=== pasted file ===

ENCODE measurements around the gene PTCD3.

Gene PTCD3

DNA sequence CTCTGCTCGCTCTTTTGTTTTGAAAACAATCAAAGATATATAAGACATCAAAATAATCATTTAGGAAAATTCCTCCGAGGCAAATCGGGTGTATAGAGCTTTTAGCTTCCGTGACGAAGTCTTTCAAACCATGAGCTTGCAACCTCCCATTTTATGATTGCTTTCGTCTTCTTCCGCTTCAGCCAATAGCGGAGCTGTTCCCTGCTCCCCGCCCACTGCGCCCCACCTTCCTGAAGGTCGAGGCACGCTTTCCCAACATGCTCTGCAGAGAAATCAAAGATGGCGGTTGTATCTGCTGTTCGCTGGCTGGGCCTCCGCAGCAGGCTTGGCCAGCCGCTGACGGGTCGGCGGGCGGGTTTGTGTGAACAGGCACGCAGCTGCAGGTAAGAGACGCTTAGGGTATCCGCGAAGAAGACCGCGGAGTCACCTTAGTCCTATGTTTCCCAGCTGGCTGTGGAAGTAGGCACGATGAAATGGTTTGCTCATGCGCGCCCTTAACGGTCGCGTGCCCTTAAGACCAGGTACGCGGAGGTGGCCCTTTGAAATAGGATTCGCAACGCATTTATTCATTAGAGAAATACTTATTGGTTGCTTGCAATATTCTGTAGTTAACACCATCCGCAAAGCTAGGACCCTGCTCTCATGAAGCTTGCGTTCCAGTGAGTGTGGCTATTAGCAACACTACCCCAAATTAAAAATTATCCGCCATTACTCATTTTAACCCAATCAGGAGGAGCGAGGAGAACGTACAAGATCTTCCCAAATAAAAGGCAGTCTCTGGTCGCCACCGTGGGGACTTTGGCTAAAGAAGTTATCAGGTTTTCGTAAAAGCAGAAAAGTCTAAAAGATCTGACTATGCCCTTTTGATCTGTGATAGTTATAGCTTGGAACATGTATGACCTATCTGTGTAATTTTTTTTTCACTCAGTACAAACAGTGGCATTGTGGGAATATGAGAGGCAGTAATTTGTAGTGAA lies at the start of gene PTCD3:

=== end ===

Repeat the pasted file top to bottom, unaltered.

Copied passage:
ENCODE measurements around the gene PTCD3.

Gene PTCD3

DNA sequence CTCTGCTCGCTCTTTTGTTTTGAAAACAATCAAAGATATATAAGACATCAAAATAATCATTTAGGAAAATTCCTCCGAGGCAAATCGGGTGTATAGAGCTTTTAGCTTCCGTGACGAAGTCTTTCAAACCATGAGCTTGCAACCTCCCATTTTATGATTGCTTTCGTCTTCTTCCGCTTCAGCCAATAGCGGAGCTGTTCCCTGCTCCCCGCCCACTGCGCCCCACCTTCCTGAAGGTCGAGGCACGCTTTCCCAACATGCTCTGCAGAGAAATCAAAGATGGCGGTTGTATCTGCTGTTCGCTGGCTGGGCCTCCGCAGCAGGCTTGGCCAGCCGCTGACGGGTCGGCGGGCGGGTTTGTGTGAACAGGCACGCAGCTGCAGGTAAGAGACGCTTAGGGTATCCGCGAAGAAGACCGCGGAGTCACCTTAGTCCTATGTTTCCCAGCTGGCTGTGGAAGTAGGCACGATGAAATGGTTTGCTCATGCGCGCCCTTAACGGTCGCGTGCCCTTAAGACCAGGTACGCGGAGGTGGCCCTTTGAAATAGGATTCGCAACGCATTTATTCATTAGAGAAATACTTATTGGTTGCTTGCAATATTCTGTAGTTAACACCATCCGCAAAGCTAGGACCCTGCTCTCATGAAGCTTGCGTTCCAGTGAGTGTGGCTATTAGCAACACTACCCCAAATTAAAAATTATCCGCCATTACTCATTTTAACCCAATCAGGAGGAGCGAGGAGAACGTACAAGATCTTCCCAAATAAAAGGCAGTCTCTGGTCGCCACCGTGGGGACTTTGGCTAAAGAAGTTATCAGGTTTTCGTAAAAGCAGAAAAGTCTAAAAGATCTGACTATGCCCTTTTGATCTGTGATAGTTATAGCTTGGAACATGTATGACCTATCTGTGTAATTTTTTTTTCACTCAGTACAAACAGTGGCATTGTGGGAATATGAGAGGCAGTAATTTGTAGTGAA lies at the start of gene PTCD3: